Researchers and publishers are gathering this week in São Paulo, Brazil, to celebrate a quietly subversive open-access publishing project. The occasion: the 15th anniversary of SciELO (Scientific Electronic Library Online), a subsidized collection of mainly Latin American journals that now puts out more than 40,000 free-to-read articles each year — and which aims to put developing countries firmly on the scientific map.

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Although little noticed by European and North American scientists, SciELO is “one of the more exciting projects not only from emergent countries, but also in the whole world”, argues Jean-Claude Guédon, an open-access supporter who studies comparative literature at the University of Montreal in Canada.

In contrast to fee-charging open-access journals, journals on the SciELO platform charge authors little or nothing to publish because state and government funders provide infrastructure and software. That backing has helped to make Brazilian research the most open in the world — in 2011, 43% of Brazilian science articles were free to read on publication, compared with, for example, 6% of US articles.

But on its 15th birthday, SciELO’s future is in flux. Broader recognition of the venture might inspire similar ‘public-good’ networks in other emerging science regions. Or the project might dwindle in influence as commercial open-access publishers muscle in. “The direction that SciELO goes in will have a big effect on scholarly communications in Latin America,” says Juan Pablo Alperin, a doctoral student at Stanford University in California who develops software at the Public Knowledge Project, a research initiative looking at open-access scholarly publishing.

Credit: Source: SciELO

The roots of SciELO go back to 1993, when Rogério Meneghini, now SciELO’s scientific director but then at the São Paulo Research Foundation (FAPESP), saw that “a great deal of [Brazil’s] scientific conversation was not noticed in global science”. In an effort to raise the visibility of Brazilian research, FAPESP started funding SciELO as a one-year pilot project in 1997, with journals that met basic editorial standards being placed in the collection. Ten other countries, including Mexico, Spain and South Africa, subsequently joined. And it has inspired other free Ibero-American publishing platforms, such as the 11-year-old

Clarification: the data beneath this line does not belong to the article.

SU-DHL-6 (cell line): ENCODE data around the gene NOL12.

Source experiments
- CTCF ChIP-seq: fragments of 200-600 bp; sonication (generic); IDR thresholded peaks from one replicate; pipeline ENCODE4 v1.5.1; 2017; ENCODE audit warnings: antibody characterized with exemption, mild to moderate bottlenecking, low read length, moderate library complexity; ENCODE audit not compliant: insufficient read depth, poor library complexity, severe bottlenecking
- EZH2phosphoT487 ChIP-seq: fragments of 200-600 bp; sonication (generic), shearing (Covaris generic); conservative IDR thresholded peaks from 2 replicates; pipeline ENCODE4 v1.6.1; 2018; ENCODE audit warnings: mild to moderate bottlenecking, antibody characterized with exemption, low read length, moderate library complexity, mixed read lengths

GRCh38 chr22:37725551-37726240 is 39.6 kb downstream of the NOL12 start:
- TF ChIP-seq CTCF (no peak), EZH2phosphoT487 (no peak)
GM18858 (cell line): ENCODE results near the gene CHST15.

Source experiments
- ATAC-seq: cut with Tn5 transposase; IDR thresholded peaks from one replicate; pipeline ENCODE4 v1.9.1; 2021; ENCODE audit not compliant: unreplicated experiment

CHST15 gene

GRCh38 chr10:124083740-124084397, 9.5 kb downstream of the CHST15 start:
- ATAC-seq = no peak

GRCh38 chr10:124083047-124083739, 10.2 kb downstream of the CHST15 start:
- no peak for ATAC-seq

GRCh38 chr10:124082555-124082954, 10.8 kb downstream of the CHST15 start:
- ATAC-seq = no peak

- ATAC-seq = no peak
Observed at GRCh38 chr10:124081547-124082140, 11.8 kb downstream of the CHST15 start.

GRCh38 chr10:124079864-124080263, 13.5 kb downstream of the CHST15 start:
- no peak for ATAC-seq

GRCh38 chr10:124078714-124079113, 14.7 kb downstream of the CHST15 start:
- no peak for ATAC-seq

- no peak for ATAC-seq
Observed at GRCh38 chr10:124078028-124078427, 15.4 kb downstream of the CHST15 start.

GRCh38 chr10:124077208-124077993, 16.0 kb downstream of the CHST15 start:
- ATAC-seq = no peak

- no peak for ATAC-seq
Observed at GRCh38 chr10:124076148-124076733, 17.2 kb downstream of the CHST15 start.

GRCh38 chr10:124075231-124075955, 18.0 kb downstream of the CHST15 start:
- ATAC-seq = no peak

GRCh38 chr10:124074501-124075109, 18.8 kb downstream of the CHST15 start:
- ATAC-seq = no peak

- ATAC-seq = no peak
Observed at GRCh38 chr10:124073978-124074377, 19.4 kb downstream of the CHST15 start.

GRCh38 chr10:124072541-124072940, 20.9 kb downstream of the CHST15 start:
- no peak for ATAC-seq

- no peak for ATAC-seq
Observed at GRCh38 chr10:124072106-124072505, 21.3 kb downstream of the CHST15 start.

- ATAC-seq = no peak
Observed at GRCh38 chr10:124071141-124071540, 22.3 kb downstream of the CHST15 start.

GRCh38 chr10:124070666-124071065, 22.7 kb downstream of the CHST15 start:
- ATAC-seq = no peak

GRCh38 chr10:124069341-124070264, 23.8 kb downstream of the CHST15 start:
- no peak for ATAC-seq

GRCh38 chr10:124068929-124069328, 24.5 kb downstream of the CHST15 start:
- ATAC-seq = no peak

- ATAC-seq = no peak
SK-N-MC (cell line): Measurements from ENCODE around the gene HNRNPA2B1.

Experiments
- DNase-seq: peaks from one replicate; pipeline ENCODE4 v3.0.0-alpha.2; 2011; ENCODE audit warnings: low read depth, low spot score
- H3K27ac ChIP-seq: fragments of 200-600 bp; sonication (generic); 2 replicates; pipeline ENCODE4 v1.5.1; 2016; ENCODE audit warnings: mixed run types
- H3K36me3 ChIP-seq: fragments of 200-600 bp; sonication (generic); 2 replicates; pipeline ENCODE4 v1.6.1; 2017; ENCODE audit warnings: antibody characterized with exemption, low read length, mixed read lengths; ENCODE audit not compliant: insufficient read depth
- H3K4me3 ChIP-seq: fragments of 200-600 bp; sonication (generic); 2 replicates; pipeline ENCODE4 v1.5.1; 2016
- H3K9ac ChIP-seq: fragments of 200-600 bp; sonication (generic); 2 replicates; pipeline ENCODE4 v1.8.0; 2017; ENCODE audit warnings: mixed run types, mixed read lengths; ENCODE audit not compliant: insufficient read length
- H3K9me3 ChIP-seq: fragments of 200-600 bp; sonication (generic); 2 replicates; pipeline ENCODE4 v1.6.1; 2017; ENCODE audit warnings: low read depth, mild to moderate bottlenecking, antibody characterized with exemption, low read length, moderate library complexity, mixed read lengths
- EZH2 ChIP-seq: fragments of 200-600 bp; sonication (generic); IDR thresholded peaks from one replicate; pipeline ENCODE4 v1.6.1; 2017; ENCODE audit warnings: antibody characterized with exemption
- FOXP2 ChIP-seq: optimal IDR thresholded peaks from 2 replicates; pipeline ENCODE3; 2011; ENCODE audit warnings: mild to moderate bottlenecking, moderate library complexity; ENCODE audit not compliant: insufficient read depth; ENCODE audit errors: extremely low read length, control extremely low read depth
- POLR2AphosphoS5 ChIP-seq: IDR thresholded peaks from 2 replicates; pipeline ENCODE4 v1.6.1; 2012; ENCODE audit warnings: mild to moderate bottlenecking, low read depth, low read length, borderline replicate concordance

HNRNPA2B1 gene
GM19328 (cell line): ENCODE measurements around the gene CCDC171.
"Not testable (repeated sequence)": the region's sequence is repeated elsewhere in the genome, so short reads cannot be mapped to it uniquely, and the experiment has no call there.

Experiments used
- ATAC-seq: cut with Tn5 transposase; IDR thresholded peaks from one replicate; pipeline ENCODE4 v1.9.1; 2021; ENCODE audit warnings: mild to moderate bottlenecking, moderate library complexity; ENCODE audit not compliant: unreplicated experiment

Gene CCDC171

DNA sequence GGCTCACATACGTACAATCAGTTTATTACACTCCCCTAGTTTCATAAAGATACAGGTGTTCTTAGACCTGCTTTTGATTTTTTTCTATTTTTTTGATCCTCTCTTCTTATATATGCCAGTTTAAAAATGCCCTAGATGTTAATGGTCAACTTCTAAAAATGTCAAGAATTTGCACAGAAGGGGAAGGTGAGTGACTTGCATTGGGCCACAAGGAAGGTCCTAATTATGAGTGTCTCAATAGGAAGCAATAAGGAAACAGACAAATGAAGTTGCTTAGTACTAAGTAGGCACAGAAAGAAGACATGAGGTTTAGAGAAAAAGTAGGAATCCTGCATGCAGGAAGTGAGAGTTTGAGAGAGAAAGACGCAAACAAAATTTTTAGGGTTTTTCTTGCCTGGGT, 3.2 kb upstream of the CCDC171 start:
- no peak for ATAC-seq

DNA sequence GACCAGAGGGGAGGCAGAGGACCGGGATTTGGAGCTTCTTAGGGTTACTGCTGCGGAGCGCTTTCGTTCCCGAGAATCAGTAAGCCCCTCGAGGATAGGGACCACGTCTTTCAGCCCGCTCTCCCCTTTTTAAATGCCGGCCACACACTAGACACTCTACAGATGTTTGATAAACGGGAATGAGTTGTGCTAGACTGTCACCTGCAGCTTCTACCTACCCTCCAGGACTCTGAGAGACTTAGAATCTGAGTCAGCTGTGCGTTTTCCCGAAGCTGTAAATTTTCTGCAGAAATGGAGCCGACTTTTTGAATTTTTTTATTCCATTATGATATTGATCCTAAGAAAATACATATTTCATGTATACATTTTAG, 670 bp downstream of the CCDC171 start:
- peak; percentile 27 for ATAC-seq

Much of the project is funded by a US$3-million annual grant from FAPESP and from Brazil’s National Council for Scientific and Technological Development, says SciELO director Abel Packer. Separately, some journals offer extra services, such as English translation. And each country supports its own journal operations (South Africa, for example, has chipped in with $450,000; Chile, with $345,000).

SciELO’s admirers say that the system builds publishing expertise and helps researchers to publish open science on regional subjects — such as health issues and farming techniques — that might be rejected by international journals. However, citations are low and journal quality variable. Many Brazilian researchers choose instead to publish in international journals, notes Margareth Capurro, a biologist at the University of São Paulo. This is partly because funding agencies prefer higher-impact publications, she adds.

“If ‘influence’ were measured by other ways, such as usage, we may see a different picture,” says Leslie Chan, who studies open access at the University of Toronto in Canada. SciELO Brazil gets 1.5 million downloads per day, and this year, a SciELO citation database will be added to the Thomson Reuters Web of Knowledge, further raising visibility.

Packer and Meneghini hope to persuade other emergent science nations to join: India has been approached. They say that, for the Brazilian journals, the greatest challenges are to raise journal quality and international recognition. This might involve professionalizing editorial boards and paying salaries. But that could mean higher costs, says Meneghini.

As SciELO grows (see ‘Free and easy’), its biggest journals are in danger of being bought by profit-seeking publishers, warns Guédon. That would be a shame, Alperin says, adding that a free-to-publish system helps to sidestep problematic aspects of open-access publishing, such as when fee-charging journals accept as many papers as possible without providing adequate peer review. “I’d love to see more of the world copy the Latin American model,” he says.